#1GAM 2017 - Week 2

The majority of week one was spent coming up with ideas and building some of the backend for Mini Shinobi. This week I was able to focus more on designing and creating gameplay features.

Features added this week:

  • Moving enemies
  • Jumping on enemies to damage them
  • Animated tiles
  • Parallax scrolling
  • Double-jumping
  • Terrible sound effects
  • Transparent water that slows the player down

Here are some animated screenshots showing the features added this week (click to play):

Mini Shinobi - Waterfall and Enemy
Mini Shinobi - Taking Damage
Mini Shinobi - Parallax

This week I'd like to finish:

  • The full live/die/repeat game loop
  • Health increase and restoration powerups
  • Particle effects
  • Title screen
  • Switches and closed doors
  • Basic area transitions

It's going to be a challenge to get everything done before the deadline, but I'm happy with how the game is progressing.


Visit the Mini Shinobi hub page for a more detailed view of the project's progress.


#1GAM 2017 - Week 1

It's been a full week since I started working on my first #1GAM entry of the year. So far things have gone quite well, although there's still a long way to go.

January's game is called "Mini Shinobi". It's a platform game with a mix of exploration, combat and puzzles.

So far the following features are working:

  • Fully scrolling tilemap that follows the player
  • Walking, running and jumping (with animation)
  • Some basic collision detection
  • Entity/component system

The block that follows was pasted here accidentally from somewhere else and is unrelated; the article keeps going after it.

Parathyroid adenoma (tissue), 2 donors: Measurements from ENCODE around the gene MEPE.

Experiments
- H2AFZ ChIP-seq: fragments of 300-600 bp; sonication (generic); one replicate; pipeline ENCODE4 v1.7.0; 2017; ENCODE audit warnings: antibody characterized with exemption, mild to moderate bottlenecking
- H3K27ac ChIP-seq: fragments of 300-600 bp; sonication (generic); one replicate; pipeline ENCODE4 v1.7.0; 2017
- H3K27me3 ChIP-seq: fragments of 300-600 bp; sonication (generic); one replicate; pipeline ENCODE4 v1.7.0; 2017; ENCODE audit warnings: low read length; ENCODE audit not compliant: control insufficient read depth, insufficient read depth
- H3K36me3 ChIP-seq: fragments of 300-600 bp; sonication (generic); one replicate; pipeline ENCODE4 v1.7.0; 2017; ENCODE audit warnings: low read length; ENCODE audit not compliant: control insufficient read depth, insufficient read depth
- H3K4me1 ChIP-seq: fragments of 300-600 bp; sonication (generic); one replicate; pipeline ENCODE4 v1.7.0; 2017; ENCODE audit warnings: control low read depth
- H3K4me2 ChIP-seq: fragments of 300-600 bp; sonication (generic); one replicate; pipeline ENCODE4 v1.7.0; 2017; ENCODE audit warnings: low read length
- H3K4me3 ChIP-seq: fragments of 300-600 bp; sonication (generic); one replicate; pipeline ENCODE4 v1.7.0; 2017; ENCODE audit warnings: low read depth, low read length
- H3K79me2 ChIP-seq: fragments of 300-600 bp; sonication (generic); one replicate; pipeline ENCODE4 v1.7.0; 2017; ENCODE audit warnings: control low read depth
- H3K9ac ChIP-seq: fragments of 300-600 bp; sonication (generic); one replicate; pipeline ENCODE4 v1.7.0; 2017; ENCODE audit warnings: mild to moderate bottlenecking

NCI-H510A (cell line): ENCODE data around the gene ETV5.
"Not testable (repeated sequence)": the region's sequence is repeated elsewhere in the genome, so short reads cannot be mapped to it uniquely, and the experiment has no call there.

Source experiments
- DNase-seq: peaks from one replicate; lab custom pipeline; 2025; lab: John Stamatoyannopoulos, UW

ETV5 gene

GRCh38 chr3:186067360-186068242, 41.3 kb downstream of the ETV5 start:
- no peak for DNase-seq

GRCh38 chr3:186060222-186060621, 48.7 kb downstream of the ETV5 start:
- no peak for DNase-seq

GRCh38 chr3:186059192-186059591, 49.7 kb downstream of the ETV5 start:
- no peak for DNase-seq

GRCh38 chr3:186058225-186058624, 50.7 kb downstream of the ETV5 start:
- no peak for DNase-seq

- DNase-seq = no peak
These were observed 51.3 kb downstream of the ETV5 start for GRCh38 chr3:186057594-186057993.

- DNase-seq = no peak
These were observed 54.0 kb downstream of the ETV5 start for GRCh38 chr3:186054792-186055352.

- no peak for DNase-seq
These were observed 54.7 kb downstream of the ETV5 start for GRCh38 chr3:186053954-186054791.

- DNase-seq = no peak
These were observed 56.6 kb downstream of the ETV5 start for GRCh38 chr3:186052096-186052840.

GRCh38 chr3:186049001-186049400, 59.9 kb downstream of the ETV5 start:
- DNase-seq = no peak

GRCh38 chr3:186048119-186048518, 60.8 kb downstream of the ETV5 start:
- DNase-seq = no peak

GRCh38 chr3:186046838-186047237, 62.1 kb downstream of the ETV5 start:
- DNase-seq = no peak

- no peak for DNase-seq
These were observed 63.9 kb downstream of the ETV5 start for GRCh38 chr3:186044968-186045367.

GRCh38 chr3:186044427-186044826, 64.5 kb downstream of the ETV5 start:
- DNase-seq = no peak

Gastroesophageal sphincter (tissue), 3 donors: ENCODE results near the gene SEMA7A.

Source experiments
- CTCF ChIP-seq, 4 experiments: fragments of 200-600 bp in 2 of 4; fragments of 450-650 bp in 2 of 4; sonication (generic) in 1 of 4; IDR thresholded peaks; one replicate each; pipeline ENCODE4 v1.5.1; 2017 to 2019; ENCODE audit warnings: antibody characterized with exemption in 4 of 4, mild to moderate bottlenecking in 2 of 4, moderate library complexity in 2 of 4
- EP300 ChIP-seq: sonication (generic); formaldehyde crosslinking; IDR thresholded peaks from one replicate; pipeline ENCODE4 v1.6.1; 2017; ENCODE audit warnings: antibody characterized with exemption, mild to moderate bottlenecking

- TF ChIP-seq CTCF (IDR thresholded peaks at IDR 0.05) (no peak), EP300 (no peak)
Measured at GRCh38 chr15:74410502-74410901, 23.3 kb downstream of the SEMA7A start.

Probably the biggest feature is the entity system. There aren't many entities in the game at the moment, but it's possible to add more without recompiling anything which is a huge time saver. Expect there to be a few follow-up articles on how it works and why I built it.

Screenshots are more exciting than technical details though, so here's how things currently look:

Mini Shinobi - Week 1

One thing that has been a huge help is using art from OpenGameArt.org. I'm not much of an artist, so it's allowed me to spend time building the game rather than worrying over pixels.

There are more detailed notes and statistics on the Mini Shinobi hub page. It's updated regularly and is the best place to see how development is progressing. I'll probably end up writing about how that page is generated at some point too.


One Game a Month - 2017 Edition

Last year's #1GAM was something of a bust; I only managed one game, and even then it was extremely barebones.

I'll be trying again this year, but with some changes to how I do things:

  • I'll be trying to stick to a mechanic and for each game.
  • There will be a dedicated hub on the main site, rather than just a side page on the lab
  • I'll enter at least one game jam. For some reason trying to build a game in thirty days is much harder for me than doing it in a weekend.

Everything related to this year's event will be available on the #1GAM 2017 hub page.

You also can read about my experiences here, on Twitter (@Sodaware), and on my #1GAM profile: http://www.onegameamonth.com/Sodaware


February's #1GAM Entry - Trip into the Future

Back in the 80's Usborne published a variety of coding-related books. They'd usually contain listings for creating different software programs. My favourites were the ones that concentrated on building games, and one of the first ones I ever copied (by myself) was a game called "Trip into the Future". It seemed like a good starting point for my #1GAM 2016 journey.

You're in a spaceship and want to return at a specific point in the future. The tricky part is balancing the internal and external times. The game is based around the theory of relativity, so time flows differently depending on how close to the speed of light you travel.

It's not a particularly complex game, but the memory of it has stuck with me over the years. This version is web-based and has some really (really) bad ASCII art.

Play "Trip into the Future"


If you're interested in seeing the original source code for this and a whole bunch of other games, you can download the book from the Usborne website: Computer Space Games